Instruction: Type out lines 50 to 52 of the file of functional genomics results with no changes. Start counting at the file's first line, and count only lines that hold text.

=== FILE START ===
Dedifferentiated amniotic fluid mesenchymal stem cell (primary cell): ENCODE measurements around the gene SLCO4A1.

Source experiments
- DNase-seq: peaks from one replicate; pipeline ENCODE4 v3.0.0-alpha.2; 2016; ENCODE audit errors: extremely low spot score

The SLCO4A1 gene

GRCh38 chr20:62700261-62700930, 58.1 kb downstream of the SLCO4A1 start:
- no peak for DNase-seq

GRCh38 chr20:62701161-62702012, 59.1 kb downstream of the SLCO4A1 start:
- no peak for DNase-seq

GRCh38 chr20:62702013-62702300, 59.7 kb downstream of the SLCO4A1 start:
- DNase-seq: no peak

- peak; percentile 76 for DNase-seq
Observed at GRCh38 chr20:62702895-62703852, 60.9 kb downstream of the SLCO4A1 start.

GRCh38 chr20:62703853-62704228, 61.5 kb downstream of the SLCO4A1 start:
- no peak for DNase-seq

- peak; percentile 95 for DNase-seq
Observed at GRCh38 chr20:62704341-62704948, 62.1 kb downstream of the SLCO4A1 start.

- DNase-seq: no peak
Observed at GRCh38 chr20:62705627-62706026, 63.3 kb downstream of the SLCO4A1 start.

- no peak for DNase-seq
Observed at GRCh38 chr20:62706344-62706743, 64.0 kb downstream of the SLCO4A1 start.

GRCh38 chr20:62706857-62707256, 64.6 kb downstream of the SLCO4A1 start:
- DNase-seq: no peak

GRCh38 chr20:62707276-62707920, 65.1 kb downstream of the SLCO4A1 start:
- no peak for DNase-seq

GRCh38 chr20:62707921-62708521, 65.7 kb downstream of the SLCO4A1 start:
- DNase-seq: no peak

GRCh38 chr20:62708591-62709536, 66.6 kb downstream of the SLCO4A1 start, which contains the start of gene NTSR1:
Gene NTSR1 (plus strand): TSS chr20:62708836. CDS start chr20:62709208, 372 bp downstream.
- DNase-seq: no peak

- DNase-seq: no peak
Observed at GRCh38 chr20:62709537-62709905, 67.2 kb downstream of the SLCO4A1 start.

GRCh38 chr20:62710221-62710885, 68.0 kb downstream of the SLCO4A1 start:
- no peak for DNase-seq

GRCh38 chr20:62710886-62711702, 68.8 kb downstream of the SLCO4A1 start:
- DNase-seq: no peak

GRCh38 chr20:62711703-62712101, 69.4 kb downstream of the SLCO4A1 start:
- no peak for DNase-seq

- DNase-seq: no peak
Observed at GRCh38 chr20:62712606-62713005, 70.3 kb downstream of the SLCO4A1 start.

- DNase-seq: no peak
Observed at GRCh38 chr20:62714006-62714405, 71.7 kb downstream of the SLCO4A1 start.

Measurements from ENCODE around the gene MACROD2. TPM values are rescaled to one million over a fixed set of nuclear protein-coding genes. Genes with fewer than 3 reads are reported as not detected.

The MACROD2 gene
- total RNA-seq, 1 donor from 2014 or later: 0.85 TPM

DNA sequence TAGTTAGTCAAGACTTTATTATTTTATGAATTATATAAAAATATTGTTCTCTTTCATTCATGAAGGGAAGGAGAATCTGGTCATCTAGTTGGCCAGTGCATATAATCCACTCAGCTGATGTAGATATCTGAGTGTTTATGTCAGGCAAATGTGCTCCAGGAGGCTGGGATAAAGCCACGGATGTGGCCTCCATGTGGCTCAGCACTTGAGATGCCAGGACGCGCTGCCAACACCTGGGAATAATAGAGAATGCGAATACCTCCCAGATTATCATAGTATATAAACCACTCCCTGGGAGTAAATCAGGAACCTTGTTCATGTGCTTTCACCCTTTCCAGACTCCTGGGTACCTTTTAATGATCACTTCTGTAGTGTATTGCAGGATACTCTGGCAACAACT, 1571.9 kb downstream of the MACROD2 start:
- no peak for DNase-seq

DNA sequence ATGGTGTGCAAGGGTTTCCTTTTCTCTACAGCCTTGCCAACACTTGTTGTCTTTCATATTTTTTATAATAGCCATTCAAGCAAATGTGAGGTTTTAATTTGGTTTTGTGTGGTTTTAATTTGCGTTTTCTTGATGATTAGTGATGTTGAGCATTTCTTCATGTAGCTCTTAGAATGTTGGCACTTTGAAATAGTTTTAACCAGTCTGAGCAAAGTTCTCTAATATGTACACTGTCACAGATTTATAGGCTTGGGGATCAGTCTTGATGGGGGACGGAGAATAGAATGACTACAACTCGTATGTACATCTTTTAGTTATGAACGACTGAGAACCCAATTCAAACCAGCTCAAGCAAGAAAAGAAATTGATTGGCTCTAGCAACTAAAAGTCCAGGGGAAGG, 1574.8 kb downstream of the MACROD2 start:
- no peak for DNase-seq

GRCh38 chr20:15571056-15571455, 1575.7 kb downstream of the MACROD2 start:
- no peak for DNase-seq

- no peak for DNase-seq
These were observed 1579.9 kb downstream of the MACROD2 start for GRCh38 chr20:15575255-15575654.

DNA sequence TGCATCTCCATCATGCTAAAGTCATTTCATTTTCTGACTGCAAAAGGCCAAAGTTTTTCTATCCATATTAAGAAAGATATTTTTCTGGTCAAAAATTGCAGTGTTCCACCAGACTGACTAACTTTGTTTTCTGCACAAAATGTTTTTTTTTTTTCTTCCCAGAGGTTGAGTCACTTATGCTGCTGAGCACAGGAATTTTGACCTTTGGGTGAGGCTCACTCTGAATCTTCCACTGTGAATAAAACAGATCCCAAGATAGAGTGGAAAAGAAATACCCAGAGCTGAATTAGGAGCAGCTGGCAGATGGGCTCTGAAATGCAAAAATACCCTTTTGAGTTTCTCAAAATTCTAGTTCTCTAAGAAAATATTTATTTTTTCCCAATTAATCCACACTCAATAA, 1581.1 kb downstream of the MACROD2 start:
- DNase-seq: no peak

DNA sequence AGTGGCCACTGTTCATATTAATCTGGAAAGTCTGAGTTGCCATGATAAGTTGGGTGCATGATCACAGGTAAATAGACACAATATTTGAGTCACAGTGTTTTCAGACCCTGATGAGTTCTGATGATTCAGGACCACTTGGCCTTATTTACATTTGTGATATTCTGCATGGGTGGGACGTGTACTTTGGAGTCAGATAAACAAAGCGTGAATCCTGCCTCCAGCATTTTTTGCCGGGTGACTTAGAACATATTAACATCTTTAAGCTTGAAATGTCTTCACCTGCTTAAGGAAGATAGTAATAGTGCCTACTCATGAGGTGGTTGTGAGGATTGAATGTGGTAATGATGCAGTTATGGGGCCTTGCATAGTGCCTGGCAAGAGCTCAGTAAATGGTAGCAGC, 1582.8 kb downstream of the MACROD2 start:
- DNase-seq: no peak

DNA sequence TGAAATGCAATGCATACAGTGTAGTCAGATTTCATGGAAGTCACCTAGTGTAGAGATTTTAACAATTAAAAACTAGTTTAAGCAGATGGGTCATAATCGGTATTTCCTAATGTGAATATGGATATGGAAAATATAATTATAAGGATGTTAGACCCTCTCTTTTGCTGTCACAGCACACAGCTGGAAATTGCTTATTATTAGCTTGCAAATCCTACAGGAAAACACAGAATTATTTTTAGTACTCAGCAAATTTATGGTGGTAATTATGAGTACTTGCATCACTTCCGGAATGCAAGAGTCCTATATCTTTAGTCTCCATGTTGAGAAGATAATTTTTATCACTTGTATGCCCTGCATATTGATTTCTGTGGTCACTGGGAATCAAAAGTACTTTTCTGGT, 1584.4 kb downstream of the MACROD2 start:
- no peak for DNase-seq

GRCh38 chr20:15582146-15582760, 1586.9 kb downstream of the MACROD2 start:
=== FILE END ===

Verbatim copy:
- no peak for DNase-seq

- no peak for DNase-seq
These were observed 1579.9 kb downstream of the MACROD2 start for GRCh38 chr20:15575255-15575654.